Log out and back in as root and you should be greeted with a status display that looks something like this:

You can access the Asterisk CLI by typing: asterisk -rvvvvvvvvvv

You can access the FreePBX GUI using your favorite web browser to configure your server. Just enter the IP address shown in the status display. The default username is admin with the randomized password you wrote down above. If desired, you can change them in FreePBX Administration by clicking Admin -> Administrators -> admin. Enter a new password and click Submit Changes then Apply Config. Now edit extension 701 so you can figure out (or change) the randomized passwords that were set up for default 701 extension and voicemail: Applications -> Extensions -> 701.

Setting Up a Soft Phone to Use with Incredible PBX

Now you’re ready to set up a telephone so that you can play with Incredible PBX. We recommend YateClient which is free. Download it from here. Run YateClient once you’ve installed it and enter the credentials for the 701 extension on Incredible PBX. You’ll need the IP address of your server plus your extension 701 password. Choose Settings -> Accounts and click the New button. Fill in the blanks using the IP address of your server, 701 for your account name, and whatever password you created for the extension. Click OK.

Once you are registered to extension 701, close the Account window. Then click on YATE’s Telephony Tab and place some test calls to the numerous apps that are preconfigured on Incredible PBX. Dial a few of these to get started:

123 - Reminders
222 - ODBC Demo (use acct: 12345)
947 - Weather by ZIP Code
951 - Yahoo News
*61 - Time of Day
*68 - Wakeup Call
TODAY - Today in History

Now you’re ready to connect to the telephones in the rest of the world. If you live in the U.S., the easiest way (at least for now) is to use an existing (free) Google Voice account. Google has threatened to shut this down but as this is written, it still works with previously set up Google Voice accounts. The more desirable long-term solution is to choose several SIP providers and set up redundant trunks for your incoming and outbound calls. The PIAF Forum includes dozens of recommendations to get you started.

Configuring Google Voice

If you want to use Google Voice, you’ll need a dedicated Google Voice account to support Incredible PBX. If you want to use the inbound fax capabilities of Incredible Fax 11, then you’ll need an additional Google Voice line that can be routed to the FAX custom destination using FreePBX. The more obscure the username (with some embedded numbers), the better off you will be. This will keep folks from bombarding you with unsolicited Gtalk chat messages, and who knows what nefarious scheme will be discovered using Google messaging six months from now. So keep this account a secret!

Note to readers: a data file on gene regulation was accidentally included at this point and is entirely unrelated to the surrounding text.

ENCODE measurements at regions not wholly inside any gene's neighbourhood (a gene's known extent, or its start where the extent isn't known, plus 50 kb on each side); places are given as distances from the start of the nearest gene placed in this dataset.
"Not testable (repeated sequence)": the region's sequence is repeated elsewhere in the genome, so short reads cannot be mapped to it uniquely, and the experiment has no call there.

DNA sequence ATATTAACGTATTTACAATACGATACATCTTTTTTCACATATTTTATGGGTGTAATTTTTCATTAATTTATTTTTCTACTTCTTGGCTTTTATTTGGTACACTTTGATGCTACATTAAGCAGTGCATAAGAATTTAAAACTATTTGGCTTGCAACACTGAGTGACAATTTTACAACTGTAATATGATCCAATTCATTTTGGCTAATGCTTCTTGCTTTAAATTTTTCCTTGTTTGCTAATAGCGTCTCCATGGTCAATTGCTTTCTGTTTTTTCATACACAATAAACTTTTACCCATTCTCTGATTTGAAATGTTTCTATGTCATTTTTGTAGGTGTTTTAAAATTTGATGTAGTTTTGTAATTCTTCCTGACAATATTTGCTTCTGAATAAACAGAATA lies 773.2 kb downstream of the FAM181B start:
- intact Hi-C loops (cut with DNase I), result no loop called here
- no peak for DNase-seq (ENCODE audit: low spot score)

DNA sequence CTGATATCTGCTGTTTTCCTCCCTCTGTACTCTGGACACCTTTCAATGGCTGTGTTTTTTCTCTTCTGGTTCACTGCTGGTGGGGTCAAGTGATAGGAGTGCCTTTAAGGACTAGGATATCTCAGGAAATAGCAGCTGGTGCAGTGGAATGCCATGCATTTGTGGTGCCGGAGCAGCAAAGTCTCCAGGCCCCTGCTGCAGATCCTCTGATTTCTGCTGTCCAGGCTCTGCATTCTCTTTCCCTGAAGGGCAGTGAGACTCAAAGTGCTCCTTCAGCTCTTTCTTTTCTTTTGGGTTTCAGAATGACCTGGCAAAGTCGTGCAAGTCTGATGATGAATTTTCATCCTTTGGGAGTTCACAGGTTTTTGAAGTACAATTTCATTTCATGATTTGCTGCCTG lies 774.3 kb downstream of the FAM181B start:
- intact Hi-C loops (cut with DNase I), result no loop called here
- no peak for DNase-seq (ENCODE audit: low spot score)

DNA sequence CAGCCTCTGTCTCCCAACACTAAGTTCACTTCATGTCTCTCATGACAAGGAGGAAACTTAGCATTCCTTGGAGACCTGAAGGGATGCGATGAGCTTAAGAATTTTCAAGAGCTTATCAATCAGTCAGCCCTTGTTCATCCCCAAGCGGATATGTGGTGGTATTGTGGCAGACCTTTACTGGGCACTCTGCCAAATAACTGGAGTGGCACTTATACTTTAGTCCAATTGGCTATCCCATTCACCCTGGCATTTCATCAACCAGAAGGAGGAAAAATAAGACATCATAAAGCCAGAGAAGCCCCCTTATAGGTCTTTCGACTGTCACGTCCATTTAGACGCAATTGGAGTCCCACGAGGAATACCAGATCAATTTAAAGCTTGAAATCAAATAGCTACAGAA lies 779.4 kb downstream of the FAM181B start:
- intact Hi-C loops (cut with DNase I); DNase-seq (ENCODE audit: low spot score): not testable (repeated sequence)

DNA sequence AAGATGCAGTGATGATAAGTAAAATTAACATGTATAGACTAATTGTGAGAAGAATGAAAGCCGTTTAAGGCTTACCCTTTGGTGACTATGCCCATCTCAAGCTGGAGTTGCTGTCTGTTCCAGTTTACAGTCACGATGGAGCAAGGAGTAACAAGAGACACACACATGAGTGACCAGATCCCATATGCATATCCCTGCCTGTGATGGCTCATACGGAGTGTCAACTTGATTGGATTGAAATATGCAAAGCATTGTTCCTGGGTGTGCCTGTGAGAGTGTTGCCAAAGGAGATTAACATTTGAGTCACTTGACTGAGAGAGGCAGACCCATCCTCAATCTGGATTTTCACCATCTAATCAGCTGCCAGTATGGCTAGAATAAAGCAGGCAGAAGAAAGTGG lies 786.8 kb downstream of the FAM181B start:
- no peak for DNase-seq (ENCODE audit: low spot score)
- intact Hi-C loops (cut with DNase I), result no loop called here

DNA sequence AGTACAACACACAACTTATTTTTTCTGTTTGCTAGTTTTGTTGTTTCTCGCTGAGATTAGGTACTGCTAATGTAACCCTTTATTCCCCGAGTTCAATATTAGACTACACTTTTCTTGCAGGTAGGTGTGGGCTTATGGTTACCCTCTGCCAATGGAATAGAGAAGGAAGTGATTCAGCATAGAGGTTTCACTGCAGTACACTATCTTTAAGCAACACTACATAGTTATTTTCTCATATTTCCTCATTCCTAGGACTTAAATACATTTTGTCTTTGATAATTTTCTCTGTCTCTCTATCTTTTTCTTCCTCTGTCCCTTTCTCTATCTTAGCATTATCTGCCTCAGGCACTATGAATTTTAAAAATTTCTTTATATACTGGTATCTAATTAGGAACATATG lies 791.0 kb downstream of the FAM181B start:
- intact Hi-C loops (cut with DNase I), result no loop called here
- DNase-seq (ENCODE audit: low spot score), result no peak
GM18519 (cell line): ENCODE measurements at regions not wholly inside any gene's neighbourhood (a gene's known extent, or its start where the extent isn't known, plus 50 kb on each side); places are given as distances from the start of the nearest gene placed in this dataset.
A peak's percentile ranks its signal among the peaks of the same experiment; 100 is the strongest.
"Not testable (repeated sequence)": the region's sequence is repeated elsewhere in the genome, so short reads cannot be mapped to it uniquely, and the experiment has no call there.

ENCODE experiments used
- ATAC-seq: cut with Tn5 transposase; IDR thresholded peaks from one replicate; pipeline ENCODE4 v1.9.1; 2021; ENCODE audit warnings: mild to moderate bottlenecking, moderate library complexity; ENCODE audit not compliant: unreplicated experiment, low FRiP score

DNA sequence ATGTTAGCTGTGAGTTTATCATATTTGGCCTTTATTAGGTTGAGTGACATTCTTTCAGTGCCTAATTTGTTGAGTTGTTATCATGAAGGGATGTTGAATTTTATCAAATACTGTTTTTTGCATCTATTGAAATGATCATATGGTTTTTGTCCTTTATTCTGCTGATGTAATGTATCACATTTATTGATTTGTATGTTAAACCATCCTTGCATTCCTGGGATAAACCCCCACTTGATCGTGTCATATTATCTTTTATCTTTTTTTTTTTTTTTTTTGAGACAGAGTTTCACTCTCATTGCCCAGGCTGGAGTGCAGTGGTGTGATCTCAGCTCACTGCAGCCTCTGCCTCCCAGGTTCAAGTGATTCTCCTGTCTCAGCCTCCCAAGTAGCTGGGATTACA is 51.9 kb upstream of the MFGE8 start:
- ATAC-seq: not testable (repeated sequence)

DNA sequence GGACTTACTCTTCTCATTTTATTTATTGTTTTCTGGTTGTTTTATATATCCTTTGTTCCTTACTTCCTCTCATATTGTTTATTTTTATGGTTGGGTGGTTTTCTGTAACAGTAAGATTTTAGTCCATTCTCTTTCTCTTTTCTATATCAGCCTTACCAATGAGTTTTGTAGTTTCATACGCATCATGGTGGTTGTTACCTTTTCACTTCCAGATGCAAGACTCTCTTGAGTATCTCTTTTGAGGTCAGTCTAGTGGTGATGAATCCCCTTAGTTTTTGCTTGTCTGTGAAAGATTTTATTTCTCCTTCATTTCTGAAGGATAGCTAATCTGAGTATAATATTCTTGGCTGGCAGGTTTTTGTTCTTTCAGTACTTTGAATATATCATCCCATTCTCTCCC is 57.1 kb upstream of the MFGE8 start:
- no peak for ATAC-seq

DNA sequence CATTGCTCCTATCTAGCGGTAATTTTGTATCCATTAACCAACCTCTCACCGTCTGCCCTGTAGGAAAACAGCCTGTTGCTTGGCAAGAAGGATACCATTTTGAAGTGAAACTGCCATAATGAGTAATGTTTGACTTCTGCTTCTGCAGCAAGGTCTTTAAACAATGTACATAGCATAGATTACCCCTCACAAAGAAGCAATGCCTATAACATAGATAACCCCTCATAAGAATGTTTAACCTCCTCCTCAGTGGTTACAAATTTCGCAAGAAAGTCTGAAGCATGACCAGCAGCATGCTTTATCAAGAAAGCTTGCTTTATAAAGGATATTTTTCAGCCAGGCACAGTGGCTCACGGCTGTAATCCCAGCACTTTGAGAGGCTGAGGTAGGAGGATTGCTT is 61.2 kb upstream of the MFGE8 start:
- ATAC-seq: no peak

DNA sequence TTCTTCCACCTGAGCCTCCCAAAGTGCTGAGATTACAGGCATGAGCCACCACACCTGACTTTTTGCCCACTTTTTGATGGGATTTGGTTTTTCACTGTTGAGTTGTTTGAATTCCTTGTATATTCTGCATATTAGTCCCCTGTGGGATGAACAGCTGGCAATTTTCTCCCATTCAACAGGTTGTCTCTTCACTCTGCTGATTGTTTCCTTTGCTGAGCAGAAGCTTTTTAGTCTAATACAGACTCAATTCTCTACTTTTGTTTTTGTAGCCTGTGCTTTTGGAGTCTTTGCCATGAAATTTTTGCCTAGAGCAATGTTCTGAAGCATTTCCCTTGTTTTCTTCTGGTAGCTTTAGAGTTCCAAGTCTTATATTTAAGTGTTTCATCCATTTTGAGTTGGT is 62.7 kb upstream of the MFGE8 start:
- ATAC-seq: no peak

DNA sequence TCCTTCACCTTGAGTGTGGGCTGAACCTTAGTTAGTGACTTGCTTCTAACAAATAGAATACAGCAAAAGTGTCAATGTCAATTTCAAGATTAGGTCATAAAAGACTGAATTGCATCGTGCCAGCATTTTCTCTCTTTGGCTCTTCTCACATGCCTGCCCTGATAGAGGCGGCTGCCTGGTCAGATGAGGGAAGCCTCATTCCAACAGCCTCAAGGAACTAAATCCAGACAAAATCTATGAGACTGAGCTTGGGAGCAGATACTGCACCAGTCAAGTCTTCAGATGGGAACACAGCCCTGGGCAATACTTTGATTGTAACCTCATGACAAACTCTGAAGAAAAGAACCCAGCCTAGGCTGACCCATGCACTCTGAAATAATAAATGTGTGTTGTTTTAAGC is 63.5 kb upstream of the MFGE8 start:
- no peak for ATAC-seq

We’ve tested this extensively using an existing Google Voice account, and inbound calling is just not reliable. The reason seems to be that Google always chooses Gmail chat as the inbound call destination if there are multiple registrations from the same IP address. So, be reasonable. Do it our way! Use a previously configured and dedicated Gmail and Google Voice account, and use it exclusively with Incredible PBX 11.

IMPORTANT: Be sure to enable the Google Chat option as one of your phone destinations in Settings, Voice Setting, Phones. That’s the destination we need for The Incredible PBX to work its magic! Otherwise, all inbound and outbound calls will fail. If you don’t see this option, you’re probably out of luck. Google has disabled the option in newly created accounts as well as some old ones that had Google Chat disabled. Now go back to the Google Voice Settings.

While you’re still in Google Voice Settings, click on the Calls tab. Make sure your settings match these:

  • Call ScreeningOFF
  • Call PresentationOFF
  • Caller ID (In)Display Caller’s Number
  • Caller ID (Out)Don’t Change Anything
  • Do Not DisturbOFF
  • Call Options (Enable Recording)OFF
  • Global Spam FilteringON

Click Save Changes once you adjust your settings. Under the Voicemail tab, plug in your email address so you get notified of new voicemails. Down the road, receipt of a Google Voice voicemail will be a big hint that something has come unglued on your PBX.